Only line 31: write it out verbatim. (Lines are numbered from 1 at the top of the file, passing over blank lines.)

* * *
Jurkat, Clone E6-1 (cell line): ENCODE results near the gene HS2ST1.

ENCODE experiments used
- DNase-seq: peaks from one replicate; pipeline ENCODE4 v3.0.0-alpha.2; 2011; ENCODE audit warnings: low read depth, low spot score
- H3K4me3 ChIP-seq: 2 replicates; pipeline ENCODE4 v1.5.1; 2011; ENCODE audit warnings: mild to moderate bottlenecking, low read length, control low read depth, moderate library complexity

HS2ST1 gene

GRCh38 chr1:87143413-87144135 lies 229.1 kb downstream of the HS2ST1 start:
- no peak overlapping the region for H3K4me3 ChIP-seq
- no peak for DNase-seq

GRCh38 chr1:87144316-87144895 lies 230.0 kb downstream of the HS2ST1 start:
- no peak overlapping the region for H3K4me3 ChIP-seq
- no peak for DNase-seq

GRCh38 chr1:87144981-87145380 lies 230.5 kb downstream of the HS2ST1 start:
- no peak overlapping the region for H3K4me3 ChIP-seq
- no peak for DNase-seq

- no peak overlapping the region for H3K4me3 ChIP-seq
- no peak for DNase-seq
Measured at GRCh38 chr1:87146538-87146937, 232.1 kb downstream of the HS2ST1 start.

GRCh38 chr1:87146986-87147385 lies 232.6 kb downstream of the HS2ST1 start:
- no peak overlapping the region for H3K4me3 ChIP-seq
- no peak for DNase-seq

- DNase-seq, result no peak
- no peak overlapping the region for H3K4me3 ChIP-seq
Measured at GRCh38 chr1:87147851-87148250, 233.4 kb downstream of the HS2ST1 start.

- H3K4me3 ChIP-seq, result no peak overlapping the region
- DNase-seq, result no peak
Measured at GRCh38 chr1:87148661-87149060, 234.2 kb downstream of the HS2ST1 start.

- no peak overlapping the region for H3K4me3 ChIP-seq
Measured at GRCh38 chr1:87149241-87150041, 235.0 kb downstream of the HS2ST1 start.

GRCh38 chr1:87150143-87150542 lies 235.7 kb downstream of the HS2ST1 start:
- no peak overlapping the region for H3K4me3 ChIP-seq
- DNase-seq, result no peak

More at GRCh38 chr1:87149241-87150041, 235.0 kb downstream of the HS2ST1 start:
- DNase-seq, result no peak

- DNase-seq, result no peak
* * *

- DNase-seq, result no peak